Total Quality Management (TQM) is a philosophy of management that strives to make the best use of all available resources and opportunities through continuous improvement. TQM means achieving quality in terms of all functions of the enterprise. Many researchers attempted to analyze how IT and TQM can jointly add value to organizations and the purpose of this first post on TQM is to evaluate the practicality of TQM in an IT service.
In this evaluation, a balance of the service management needs with the reality of bottom-line effectiveness is provided. The post also provides a list of critical success factors to consider in a change management initiative engaged by an IT service.
TQM in Practice :
The essence of quality is to do it right the first time, and to satisfy customer requirements every time by involving everyone in the organization. The works of Crosby and his colleagues on the evolution of TQM cut across all pervasive philosophies of management. TQM has been a key business improvement strategy since the 1970s, as it has been deemed essential for improving efficiency and competitiveness. TQM aims to achieve an overall effectiveness which is higher than the individual outputs from the sub-systems such as design, planning, production, distribution, customer focus strategy, quality tools and employee involvement. This philosophy of management strives to make the best use of all available resources and opportunities through continuous improvement.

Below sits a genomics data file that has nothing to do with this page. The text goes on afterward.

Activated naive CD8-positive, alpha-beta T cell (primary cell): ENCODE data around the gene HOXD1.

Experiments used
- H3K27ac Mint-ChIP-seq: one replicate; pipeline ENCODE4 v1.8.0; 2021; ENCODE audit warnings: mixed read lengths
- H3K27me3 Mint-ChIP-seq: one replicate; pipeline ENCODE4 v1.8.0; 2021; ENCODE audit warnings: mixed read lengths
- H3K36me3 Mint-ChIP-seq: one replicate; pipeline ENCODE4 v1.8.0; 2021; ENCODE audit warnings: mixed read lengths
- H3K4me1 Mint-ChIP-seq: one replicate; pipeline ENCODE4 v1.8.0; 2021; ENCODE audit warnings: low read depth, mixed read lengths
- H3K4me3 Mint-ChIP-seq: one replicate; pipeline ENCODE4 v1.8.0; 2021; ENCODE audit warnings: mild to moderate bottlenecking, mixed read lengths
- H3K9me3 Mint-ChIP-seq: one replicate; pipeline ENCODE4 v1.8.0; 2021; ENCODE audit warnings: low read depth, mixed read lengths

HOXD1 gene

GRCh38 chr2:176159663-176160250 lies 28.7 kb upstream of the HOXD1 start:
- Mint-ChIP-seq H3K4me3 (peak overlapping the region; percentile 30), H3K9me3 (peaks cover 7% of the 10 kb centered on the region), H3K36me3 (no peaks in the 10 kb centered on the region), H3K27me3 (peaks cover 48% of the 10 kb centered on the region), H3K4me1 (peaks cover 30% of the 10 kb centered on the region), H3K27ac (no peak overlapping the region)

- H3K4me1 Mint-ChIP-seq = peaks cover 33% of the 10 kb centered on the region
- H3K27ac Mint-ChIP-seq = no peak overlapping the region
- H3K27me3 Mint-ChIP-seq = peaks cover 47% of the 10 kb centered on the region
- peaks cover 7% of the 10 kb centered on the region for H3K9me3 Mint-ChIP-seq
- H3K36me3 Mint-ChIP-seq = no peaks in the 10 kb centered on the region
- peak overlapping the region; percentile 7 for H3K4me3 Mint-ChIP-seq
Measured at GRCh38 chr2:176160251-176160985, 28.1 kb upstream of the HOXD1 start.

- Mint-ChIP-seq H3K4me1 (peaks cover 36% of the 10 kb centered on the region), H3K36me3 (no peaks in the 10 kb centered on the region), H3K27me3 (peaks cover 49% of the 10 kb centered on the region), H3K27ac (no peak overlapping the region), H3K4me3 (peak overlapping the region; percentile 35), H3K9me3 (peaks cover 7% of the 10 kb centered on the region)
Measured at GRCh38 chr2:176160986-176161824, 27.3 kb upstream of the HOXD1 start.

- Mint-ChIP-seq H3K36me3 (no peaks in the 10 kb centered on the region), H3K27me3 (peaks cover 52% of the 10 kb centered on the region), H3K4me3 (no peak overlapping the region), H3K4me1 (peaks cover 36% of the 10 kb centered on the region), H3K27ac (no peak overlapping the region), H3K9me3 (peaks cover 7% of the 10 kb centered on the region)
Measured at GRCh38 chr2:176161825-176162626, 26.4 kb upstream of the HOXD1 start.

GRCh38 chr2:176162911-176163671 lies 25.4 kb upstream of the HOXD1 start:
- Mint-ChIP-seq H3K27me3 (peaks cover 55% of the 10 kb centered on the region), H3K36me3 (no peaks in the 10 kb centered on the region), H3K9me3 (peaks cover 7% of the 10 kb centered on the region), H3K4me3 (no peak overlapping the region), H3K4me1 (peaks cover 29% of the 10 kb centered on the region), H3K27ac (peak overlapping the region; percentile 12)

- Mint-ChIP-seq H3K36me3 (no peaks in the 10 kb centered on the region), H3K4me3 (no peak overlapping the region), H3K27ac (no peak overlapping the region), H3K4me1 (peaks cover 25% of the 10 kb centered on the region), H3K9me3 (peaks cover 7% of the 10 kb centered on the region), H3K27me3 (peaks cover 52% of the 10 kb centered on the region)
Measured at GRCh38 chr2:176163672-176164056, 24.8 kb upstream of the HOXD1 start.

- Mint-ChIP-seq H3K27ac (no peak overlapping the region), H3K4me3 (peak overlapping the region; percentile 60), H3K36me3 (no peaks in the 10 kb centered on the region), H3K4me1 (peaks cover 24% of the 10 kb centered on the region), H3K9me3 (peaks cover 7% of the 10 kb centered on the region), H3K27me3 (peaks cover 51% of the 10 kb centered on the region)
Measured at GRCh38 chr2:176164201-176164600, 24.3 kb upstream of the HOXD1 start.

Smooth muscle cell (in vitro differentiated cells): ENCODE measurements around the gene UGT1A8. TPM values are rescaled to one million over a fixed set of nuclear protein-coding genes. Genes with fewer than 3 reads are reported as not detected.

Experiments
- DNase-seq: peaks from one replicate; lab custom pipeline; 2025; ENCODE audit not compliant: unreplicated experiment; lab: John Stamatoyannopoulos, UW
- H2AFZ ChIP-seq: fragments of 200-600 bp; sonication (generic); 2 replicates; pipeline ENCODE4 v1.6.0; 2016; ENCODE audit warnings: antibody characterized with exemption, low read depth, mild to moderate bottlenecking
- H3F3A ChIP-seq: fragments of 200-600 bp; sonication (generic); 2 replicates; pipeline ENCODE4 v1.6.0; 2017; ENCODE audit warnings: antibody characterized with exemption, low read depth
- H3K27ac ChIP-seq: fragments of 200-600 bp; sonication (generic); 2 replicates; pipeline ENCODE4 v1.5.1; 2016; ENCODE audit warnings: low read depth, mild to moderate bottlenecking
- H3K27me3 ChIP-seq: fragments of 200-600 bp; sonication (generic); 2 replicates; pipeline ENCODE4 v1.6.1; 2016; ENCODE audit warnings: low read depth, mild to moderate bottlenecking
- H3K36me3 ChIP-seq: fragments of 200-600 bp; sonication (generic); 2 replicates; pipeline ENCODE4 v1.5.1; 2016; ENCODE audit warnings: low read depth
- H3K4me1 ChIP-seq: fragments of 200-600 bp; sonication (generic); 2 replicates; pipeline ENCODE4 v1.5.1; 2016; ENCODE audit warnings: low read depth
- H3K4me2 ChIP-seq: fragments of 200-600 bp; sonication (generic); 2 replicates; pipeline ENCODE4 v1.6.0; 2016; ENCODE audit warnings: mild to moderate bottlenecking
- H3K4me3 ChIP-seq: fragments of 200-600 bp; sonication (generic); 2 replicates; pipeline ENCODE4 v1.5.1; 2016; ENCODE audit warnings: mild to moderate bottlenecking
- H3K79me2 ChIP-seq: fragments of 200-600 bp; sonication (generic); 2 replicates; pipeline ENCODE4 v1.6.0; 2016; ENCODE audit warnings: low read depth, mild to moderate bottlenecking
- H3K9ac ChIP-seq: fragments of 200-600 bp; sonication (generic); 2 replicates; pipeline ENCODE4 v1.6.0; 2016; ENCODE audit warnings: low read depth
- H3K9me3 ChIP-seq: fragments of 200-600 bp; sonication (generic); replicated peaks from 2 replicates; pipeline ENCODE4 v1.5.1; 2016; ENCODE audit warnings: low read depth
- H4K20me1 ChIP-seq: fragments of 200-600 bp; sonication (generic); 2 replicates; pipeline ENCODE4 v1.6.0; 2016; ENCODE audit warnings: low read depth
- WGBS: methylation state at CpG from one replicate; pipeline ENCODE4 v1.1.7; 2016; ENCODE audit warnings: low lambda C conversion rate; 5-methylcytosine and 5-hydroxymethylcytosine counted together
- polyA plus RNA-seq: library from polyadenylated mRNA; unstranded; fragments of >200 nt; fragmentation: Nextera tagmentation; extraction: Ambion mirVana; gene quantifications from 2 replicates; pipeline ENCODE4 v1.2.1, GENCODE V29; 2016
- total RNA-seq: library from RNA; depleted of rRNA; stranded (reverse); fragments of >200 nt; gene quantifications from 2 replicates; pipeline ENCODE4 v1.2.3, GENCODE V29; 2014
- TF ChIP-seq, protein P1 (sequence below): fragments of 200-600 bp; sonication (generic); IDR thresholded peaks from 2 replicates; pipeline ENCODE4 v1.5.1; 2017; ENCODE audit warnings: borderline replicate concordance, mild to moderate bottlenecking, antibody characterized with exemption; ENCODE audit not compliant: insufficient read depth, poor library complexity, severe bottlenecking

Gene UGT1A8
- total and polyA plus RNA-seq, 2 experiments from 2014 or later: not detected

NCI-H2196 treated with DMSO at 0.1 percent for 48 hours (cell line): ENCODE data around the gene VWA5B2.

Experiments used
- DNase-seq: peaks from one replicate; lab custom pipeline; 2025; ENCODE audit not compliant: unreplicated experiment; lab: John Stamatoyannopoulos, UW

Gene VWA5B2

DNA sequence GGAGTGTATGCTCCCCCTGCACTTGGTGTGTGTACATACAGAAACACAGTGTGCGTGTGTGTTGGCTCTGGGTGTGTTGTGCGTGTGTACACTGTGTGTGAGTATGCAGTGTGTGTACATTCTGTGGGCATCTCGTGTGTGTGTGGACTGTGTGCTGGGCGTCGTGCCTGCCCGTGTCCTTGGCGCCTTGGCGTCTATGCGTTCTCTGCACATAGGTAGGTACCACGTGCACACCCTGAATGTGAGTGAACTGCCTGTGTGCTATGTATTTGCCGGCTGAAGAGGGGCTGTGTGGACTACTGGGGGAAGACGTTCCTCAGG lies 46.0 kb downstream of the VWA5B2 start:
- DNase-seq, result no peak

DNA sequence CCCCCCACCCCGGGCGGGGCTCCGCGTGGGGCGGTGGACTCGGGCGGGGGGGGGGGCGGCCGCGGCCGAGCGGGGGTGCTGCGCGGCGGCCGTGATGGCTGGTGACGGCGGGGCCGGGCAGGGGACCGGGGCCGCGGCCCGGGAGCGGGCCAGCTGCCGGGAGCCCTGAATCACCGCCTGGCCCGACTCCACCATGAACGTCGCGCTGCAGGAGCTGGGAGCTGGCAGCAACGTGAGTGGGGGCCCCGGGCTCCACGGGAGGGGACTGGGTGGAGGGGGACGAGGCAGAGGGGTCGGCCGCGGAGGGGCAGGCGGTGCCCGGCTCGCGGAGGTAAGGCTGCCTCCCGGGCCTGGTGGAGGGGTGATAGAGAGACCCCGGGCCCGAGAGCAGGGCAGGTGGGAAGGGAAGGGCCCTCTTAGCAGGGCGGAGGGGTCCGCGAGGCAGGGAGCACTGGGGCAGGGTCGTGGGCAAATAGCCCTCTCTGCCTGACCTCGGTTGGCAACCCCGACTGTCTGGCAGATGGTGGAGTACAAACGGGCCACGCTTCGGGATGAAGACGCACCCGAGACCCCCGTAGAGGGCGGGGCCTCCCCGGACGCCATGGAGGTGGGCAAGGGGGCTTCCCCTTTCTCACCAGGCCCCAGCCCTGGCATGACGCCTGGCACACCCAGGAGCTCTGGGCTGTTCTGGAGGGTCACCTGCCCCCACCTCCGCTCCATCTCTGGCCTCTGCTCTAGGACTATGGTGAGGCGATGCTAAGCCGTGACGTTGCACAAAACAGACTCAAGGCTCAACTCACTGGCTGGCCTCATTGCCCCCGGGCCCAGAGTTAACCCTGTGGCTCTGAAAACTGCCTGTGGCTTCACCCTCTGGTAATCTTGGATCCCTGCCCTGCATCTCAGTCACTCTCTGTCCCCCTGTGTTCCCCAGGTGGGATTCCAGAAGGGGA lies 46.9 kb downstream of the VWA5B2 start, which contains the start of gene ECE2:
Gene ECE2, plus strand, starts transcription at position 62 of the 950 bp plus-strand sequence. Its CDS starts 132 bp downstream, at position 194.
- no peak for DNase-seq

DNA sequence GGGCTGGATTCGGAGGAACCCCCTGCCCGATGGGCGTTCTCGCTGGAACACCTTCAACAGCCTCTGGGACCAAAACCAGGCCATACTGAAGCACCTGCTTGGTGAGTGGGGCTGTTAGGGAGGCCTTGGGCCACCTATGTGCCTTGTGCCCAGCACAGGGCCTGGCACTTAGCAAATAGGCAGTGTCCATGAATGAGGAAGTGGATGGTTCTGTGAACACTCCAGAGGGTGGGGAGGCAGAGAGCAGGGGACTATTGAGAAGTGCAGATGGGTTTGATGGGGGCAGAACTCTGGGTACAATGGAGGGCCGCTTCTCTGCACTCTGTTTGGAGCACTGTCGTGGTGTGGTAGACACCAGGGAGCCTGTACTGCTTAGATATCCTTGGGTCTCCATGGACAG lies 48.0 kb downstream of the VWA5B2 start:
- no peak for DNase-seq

As a management philosophy, TQM makes use of particular set of principles, practices, and techniques to expand business and profits and provides a bypass to enhanced productivity by avoiding rework, rejects, waste, customer complaints, and high cost. This can be achieved by emphasizing the organization’s commitment from data-driven, problem-solving approaches to quality accruing.
The five basic pillars of TQM are :